A Slice of Life in Oklahoma

A bit of personal history…..

Welcome back.  As of today, Wednesday December 2nd, there are twenty-three days left before Christmas and with Woolaroc’s members only party kicking things off last night, let the season begin! This is a busy time of year for food caterers and they are gearing up for big holiday parties. Catering is big business and local cafes offer specials for folks who may not want to cook but still want that home cooked meal that is an important part of the season. One such establishment that is well known to residents of the four state area as well as to truckers around the country, is the Copan Truck Stop and Restaurant.

Owner Donna Chaney and her husband John began running the Truck Stop Restaurant 25 years ago but her experience in the restaurant business goes back much further and overlaps with my own food service experience.  In the late 1960s I was a high school boy washing dishes and just generally helping out at the very successful Denny’s Tuxedo Café located on the northwest corner of Tuxedo and Hwy. 75 in Bartlesville. Although Donna was several years younger than me, she was already working at the front of the restaurant, seating customers, waiting on tables, running the register cooking  and even doing dishes. Every morning when Denny’s opened there was usually a line at the door and the noon hour was about the same. But from Thursday night to Sunday morning from 6pm to 2am Denny’s was a zoo! One of the few late night restaurants in the area during the 60s and with a recipe for broasted chicken that was unique at the time, there was a line out the door until closing time and even then the orders keep coming in at the back door.

To a young boy of fourteen, the owner Denny Forest was a larger than life figure. In addition to the restaurant he had a big ranch with lots of cows and appaloosa horses along with many other business investments. It was Denny’s Tuxedo Café where I would say Donna Chaney got her real schooling and was launched into a successful career. She stayed in the restaurant business running several well-known establishments before eventually settling in at Copan. Many have suggested that her café there surpasses even her grandfather Denny’s well known restaurant. If you haven’t been there before you definitely want to check it out and be sure to ask about their prime rib dinner on Friday and Saturday. Let me warn you, it’s very popular and you’ll probably need reservations for that one.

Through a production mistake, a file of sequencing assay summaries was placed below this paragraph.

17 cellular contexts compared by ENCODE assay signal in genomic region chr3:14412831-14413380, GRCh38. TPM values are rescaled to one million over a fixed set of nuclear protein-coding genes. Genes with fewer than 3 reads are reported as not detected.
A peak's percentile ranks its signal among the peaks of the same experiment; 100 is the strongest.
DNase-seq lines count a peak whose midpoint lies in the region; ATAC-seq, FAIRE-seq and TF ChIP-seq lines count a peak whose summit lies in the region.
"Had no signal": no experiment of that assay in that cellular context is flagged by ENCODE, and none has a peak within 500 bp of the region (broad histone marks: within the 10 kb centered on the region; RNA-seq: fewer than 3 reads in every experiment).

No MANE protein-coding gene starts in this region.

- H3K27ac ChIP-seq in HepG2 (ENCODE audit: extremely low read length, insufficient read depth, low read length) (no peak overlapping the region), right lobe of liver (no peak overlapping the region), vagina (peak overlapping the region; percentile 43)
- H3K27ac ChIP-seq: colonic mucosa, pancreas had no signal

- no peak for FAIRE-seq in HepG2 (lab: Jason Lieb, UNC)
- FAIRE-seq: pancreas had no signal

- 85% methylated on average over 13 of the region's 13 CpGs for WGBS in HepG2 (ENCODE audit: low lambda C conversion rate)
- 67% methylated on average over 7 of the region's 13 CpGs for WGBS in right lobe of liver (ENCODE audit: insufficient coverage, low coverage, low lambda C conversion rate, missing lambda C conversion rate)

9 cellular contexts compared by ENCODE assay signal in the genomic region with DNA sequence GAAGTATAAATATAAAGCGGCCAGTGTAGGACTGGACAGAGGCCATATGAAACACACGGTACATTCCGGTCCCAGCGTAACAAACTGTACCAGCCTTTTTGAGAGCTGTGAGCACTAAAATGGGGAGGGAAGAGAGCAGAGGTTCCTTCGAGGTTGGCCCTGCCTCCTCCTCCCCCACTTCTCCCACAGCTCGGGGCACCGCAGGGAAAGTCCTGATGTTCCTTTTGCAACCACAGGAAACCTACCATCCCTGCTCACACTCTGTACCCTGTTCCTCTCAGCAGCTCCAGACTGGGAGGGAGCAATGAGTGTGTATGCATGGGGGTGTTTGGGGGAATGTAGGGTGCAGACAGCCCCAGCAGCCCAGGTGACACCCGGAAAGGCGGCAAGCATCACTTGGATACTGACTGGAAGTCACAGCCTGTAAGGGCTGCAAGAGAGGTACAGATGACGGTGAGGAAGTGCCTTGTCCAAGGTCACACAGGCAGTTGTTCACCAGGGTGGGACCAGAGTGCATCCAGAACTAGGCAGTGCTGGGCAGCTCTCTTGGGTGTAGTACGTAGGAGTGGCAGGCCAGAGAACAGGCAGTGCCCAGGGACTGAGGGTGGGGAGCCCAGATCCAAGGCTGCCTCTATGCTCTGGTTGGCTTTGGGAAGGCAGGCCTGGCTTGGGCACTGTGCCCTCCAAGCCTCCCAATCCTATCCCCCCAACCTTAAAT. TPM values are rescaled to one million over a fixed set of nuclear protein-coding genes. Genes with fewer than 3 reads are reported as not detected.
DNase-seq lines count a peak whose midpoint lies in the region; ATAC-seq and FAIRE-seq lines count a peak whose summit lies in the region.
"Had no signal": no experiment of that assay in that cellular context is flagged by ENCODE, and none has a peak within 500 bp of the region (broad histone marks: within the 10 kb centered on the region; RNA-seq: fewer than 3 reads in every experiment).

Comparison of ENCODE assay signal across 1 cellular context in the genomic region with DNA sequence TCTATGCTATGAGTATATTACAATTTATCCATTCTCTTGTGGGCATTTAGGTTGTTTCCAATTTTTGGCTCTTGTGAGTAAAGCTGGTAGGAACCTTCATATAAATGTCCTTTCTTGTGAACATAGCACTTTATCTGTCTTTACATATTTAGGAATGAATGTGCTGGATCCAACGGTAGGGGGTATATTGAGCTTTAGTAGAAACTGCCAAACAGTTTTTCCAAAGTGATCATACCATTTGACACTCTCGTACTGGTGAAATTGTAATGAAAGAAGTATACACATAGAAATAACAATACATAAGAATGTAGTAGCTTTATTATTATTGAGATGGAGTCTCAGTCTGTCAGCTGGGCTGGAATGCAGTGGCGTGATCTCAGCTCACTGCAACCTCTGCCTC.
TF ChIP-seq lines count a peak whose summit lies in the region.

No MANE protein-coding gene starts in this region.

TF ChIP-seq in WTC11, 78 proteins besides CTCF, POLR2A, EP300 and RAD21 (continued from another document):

Following that dinner, a drive over the Copan dam is always worth the time now that the leaves are on the ground. Deer are plentiful and turkeys, coyotes and even eagles have been spotted in the area. If you stay on 10 for another 7 miles, Hulah Lake also offers great opportunities for spotting wildlife and appreciating our beautiful countryside. Back in the 1960s Hulah was the place to go for boating, camping, swimming and fishing. The lake had a dozen boat docks, several swimming areas and numerous camping spots. It wasn’t unusual for the campgrounds to fill up but now it is a forgotten treasure. The tables are still there and swimming is allowed but there are few visitors. The marinas are all gone even the café and bait stands are closed but the views are still there and I’m told the fishing is good. It’s well worth the short drive to visit an area that was once the place to be.

Continuing on Highway 10 a few more miles you will come to Pawhuska and the Tallgrass Prairie Preserve where buffalo roam freely across thousands of acres. Here you can learn about the history of the legendary Chapman-Barnard Ranch where award winning actor Ben Johnson lived as a young boy. They also have picnic tables where you can sit and eat that slice of pie Donna packed for you.

Next week more places to go, more parties and more Christmas. Till then I’ll see ya down the road………………………